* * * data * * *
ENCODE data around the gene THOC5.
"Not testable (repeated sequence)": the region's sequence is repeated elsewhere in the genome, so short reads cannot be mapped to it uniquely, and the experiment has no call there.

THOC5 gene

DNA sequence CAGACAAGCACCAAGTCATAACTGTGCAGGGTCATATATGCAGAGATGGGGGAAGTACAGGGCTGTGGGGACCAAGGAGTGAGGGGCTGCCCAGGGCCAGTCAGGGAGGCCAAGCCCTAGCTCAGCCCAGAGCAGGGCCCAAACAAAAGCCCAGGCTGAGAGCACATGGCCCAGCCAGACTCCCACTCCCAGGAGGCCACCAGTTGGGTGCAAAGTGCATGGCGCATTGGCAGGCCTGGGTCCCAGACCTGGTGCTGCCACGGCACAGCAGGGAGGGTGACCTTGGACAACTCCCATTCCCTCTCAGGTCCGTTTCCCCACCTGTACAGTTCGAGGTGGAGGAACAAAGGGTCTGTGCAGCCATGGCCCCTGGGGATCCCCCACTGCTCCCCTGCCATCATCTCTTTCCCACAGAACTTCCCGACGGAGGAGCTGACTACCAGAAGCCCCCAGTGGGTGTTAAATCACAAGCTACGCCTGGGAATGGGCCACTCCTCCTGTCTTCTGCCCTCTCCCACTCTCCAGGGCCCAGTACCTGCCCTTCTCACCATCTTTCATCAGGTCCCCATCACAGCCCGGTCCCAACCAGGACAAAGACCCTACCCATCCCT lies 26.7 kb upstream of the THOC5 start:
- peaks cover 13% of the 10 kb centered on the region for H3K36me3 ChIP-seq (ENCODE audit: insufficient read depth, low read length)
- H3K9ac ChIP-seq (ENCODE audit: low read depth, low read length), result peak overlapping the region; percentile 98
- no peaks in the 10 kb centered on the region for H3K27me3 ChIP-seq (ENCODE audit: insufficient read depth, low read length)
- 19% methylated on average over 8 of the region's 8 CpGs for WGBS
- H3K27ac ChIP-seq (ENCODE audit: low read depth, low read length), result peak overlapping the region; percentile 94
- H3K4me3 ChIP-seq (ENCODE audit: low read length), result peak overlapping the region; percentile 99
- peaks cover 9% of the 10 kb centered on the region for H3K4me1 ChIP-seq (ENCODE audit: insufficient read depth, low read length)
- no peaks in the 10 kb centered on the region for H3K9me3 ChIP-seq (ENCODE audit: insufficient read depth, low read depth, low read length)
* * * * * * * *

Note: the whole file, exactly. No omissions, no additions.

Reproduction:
ENCODE data around the gene THOC5.
"Not testable (repeated sequence)": the region's sequence is repeated elsewhere in the genome, so short reads cannot be mapped to it uniquely, and the experiment has no call there.

THOC5 gene

DNA sequence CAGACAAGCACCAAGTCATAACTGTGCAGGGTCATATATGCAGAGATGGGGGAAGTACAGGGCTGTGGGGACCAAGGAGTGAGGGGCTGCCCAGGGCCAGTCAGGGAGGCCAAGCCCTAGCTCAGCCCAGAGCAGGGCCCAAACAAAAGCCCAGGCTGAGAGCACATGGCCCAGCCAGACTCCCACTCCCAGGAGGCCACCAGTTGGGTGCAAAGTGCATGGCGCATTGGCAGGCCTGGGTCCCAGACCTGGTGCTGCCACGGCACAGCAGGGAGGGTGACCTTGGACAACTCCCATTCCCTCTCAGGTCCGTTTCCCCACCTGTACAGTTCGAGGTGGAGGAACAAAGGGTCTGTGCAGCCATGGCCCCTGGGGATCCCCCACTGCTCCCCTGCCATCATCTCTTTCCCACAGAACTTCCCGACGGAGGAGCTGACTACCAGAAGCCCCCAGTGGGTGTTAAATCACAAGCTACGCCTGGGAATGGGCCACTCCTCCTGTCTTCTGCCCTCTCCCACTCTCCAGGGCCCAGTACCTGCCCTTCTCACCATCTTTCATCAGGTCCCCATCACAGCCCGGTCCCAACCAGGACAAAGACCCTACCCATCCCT lies 26.7 kb upstream of the THOC5 start:
- peaks cover 13% of the 10 kb centered on the region for H3K36me3 ChIP-seq (ENCODE audit: insufficient read depth, low read length)
- H3K9ac ChIP-seq (ENCODE audit: low read depth, low read length), result peak overlapping the region; percentile 98
- no peaks in the 10 kb centered on the region for H3K27me3 ChIP-seq (ENCODE audit: insufficient read depth, low read length)
- 19% methylated on average over 8 of the region's 8 CpGs for WGBS
- H3K27ac ChIP-seq (ENCODE audit: low read depth, low read length), result peak overlapping the region; percentile 94
- H3K4me3 ChIP-seq (ENCODE audit: low read length), result peak overlapping the region; percentile 99
- peaks cover 9% of the 10 kb centered on the region for H3K4me1 ChIP-seq (ENCODE audit: insufficient read depth, low read length)
- no peaks in the 10 kb centered on the region for H3K9me3 ChIP-seq (ENCODE audit: insufficient read depth, low read depth, low read length)